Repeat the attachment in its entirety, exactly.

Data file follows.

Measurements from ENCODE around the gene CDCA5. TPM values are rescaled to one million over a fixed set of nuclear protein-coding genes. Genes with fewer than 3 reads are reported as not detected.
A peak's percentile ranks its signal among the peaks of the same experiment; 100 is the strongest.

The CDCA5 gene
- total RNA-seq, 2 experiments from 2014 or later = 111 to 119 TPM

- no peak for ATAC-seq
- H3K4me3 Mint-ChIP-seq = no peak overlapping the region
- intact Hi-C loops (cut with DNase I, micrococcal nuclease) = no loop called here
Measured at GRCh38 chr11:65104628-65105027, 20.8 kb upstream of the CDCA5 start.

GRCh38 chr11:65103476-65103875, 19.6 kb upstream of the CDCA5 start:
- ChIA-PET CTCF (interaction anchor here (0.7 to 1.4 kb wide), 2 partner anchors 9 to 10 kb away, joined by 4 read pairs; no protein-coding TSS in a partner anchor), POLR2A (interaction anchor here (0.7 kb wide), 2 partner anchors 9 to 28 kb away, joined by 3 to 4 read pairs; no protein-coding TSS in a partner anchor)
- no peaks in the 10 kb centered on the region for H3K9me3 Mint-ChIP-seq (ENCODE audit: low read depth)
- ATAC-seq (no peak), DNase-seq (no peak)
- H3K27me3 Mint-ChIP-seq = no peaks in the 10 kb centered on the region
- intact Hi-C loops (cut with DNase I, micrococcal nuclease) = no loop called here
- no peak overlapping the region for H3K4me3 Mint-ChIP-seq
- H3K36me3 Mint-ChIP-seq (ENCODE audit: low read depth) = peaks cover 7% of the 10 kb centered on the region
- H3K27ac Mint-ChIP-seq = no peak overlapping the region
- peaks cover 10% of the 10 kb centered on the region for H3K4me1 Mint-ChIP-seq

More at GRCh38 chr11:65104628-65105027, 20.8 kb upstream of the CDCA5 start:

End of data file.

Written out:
Measurements from ENCODE around the gene CDCA5. TPM values are rescaled to one million over a fixed set of nuclear protein-coding genes. Genes with fewer than 3 reads are reported as not detected.
A peak's percentile ranks its signal among the peaks of the same experiment; 100 is the strongest.

The CDCA5 gene
- total RNA-seq, 2 experiments from 2014 or later = 111 to 119 TPM

- no peak for ATAC-seq
- H3K4me3 Mint-ChIP-seq = no peak overlapping the region
- intact Hi-C loops (cut with DNase I, micrococcal nuclease) = no loop called here
Measured at GRCh38 chr11:65104628-65105027, 20.8 kb upstream of the CDCA5 start.

GRCh38 chr11:65103476-65103875, 19.6 kb upstream of the CDCA5 start:
- ChIA-PET CTCF (interaction anchor here (0.7 to 1.4 kb wide), 2 partner anchors 9 to 10 kb away, joined by 4 read pairs; no protein-coding TSS in a partner anchor), POLR2A (interaction anchor here (0.7 kb wide), 2 partner anchors 9 to 28 kb away, joined by 3 to 4 read pairs; no protein-coding TSS in a partner anchor)
- no peaks in the 10 kb centered on the region for H3K9me3 Mint-ChIP-seq (ENCODE audit: low read depth)
- ATAC-seq (no peak), DNase-seq (no peak)
- H3K27me3 Mint-ChIP-seq = no peaks in the 10 kb centered on the region
- intact Hi-C loops (cut with DNase I, micrococcal nuclease) = no loop called here
- no peak overlapping the region for H3K4me3 Mint-ChIP-seq
- H3K36me3 Mint-ChIP-seq (ENCODE audit: low read depth) = peaks cover 7% of the 10 kb centered on the region
- H3K27ac Mint-ChIP-seq = no peak overlapping the region
- peaks cover 10% of the 10 kb centered on the region for H3K4me1 Mint-ChIP-seq

More at GRCh38 chr11:65104628-65105027, 20.8 kb upstream of the CDCA5 start: